(a letter to my younger self)
May 6, 2004
Tomorrow morning around 2 a.m., your water will break and your life will change forever. You prayed for this child for years thinking motherhood would be the culmination of your purpose. You have no idea how being a mom is going to crack you, threatening to empty your soul.
Your time is your own right now. You can wake early to pray, or stay up late to read. You come and go as you please and get through the grocery store without yelling at anyone. You plan trips to places you want to go. Hours at work pass without thoughts of what is going on outside of the building.
Tomorrow, all of that will change. You move to the rhythm of someone else’s clock. You will jump at the whim of a hungry baby. You will sleep when she sleeps which isn’t going to be very much. Your days will be filled with a lot of crying, a lot of giving, and not a lot of food for your own soul. Your family will grow and you will center your days around little people.Their well-being will always fill a corner of your mind.
It is a noble thing to give yourself for the life of another. The hours you spend nursing and rocking and shushing will result in a healthy child who is sure of your love. Reading the same books over and over and over even when you cannot keep your eyes open will feed her voracious curiosity. You will see that her mind will never ever be full enough and there is no end to her questions. The seeds of prayer for your children will begin to bud into the beautiful fruit of love, generosity, and kindness.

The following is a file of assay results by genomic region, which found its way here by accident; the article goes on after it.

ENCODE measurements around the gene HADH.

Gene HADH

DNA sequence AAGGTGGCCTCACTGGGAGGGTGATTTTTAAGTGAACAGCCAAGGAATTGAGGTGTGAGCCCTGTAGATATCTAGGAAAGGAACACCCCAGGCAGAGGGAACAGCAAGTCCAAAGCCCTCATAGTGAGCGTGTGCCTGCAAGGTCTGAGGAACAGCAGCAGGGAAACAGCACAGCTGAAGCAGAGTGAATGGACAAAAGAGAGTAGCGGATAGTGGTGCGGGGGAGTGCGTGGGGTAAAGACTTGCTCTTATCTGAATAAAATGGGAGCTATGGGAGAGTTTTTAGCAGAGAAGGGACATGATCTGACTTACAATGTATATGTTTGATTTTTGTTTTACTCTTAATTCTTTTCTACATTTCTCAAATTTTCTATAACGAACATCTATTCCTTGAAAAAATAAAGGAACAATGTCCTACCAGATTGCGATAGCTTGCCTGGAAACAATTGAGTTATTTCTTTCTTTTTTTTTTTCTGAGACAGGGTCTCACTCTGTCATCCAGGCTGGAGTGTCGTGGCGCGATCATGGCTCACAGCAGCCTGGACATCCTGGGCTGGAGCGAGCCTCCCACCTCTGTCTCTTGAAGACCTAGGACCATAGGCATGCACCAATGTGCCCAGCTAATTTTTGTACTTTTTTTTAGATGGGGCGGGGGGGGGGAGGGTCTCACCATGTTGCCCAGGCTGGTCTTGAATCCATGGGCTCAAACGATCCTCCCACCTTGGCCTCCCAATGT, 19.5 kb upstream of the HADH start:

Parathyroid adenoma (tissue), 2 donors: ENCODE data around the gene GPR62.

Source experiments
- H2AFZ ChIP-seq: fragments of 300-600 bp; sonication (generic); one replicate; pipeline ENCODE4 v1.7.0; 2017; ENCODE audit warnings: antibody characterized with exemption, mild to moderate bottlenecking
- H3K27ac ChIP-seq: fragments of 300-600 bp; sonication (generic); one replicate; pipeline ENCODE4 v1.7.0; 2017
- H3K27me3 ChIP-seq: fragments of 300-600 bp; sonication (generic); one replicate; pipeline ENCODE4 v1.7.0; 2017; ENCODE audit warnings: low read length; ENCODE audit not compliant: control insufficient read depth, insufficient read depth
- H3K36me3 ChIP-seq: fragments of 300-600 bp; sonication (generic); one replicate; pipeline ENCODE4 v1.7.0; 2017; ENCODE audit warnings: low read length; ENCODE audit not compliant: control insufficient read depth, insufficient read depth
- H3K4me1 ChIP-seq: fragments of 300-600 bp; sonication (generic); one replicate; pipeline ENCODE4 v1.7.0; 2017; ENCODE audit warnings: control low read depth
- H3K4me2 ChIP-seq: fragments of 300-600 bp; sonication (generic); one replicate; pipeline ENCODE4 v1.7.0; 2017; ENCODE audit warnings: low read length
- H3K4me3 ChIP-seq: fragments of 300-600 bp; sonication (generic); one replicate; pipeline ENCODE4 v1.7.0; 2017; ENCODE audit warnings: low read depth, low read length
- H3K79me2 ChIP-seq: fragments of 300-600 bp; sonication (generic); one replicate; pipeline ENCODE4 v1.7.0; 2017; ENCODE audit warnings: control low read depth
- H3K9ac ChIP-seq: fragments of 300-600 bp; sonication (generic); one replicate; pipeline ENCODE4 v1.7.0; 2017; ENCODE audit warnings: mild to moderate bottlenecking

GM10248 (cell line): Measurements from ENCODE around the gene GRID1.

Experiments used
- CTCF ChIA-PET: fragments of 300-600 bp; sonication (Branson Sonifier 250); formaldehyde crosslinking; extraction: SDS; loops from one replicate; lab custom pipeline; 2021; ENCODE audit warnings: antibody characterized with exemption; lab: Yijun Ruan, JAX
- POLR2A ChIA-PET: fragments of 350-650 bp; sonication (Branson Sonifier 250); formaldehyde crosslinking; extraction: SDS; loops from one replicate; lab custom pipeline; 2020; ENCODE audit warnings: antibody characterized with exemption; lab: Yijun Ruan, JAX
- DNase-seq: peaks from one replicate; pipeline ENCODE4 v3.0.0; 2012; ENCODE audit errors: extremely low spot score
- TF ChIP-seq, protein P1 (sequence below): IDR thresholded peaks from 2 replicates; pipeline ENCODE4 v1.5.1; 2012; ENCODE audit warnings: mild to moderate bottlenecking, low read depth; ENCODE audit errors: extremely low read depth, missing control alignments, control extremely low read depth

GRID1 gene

Give your time to your children. It is a noble pursuit. But please, hear me on this: Save time for yourself.
Your heart will be so full, yet you will be so tired and empty. It will be the hardest thing to pause for prayer and make the effort to fill up with scripture each day. Let the ironing wait. Let the dishes soak. Take that time to reconnect with your Savior. Do not let that relationship grow cold. It will be your reservoir in the seasons of drought.
Take time for yourself. Do those things that bring a smile to your lips, a contented sigh for your weary soul. As you add more children to your nest, it will be tempting to give every last piece of yourself away. This will lead to emptiness, loneliness, and finally, bitterness. Do not let your value and your dreams die in that labor and delivery room. You are still a person, not just somebody’s mom.
Those first few months will be blissful and horrible all at the same time. That is okay. You will celebrate this new love while grieving the freedom you lost. As you find a balance in your new role, be sure to include self-care in the mix. Protect your quiet time. Feed relationships by spending time with those who can fill your love tank. Take care of your body. Sleep instead of finishing housework. Ask your husband to help more. Can I repeat that? Because you will struggle with this for a long time–ask your husband to help more.
Remember when you are sitting in the middle of the floor with an inconsolable baby, covered in wet things from inside her, wondering where you stop and she starts. Remember when you are driving your minivan and three little people are louder than your ears can tolerate. Remember that this is a moment. It is bad, but it will not last. Then, when all is quiet and peaceful, do something that makes you breathe again. It is the only way you will have enough to give your children all of the love and care they need.
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